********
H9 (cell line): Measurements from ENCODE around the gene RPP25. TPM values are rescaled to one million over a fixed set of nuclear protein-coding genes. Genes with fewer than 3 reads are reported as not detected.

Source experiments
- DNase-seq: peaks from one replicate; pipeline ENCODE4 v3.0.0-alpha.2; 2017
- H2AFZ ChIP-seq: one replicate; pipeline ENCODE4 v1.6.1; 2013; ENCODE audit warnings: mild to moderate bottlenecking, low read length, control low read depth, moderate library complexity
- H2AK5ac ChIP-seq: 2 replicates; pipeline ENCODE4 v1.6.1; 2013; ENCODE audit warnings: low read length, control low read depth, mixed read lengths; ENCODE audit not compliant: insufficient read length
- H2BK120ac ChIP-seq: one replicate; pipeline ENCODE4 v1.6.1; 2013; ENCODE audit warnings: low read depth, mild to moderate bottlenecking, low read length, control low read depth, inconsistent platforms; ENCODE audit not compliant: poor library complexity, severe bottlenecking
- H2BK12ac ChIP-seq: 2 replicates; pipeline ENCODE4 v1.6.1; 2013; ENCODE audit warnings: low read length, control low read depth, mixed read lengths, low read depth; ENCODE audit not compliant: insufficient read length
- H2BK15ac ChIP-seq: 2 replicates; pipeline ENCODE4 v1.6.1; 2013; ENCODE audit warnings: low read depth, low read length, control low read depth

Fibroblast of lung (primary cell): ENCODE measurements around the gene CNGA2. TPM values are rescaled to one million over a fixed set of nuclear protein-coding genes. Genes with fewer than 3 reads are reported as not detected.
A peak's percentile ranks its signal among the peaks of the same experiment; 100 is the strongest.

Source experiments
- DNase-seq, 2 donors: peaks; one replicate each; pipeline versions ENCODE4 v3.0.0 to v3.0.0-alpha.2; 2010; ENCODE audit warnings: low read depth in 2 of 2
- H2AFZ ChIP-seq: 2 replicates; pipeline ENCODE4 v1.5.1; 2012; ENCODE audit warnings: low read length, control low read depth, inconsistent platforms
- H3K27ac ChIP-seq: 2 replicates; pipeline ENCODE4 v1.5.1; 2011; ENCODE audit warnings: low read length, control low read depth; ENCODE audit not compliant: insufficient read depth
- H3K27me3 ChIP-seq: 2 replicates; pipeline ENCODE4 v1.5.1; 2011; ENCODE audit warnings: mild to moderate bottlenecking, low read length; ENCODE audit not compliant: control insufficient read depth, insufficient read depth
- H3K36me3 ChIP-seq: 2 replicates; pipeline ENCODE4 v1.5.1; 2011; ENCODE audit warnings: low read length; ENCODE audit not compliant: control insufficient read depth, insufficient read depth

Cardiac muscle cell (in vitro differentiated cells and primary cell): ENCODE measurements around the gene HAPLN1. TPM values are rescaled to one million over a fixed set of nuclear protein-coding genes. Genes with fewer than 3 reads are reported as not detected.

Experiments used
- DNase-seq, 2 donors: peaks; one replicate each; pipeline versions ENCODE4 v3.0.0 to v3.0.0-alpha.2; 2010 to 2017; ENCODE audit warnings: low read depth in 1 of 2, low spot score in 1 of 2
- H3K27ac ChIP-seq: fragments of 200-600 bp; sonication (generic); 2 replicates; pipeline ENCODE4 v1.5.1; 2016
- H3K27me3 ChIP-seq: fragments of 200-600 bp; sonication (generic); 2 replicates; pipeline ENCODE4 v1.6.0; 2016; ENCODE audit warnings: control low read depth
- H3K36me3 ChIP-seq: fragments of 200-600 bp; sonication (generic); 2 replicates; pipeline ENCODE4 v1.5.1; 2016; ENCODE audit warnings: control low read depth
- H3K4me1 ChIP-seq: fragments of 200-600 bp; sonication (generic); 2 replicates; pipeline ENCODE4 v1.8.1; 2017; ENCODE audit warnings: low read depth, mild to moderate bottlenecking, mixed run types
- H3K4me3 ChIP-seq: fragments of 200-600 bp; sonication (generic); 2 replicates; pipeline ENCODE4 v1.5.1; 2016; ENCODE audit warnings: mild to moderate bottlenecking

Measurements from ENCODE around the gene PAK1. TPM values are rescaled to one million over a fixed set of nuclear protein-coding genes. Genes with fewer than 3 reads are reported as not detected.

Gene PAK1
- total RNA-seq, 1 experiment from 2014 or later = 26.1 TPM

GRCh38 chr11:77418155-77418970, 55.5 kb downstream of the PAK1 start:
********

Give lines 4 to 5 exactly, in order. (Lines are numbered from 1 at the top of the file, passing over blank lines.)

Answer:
- H2AFZ ChIP-seq: one replicate; pipeline ENCODE4 v1.6.1; 2013; ENCODE audit warnings: mild to moderate bottlenecking, low read length, control low read depth, moderate library complexity
- H2AK5ac ChIP-seq: 2 replicates; pipeline ENCODE4 v1.6.1; 2013; ENCODE audit warnings: low read length, control low read depth, mixed read lengths; ENCODE audit not compliant: insufficient read length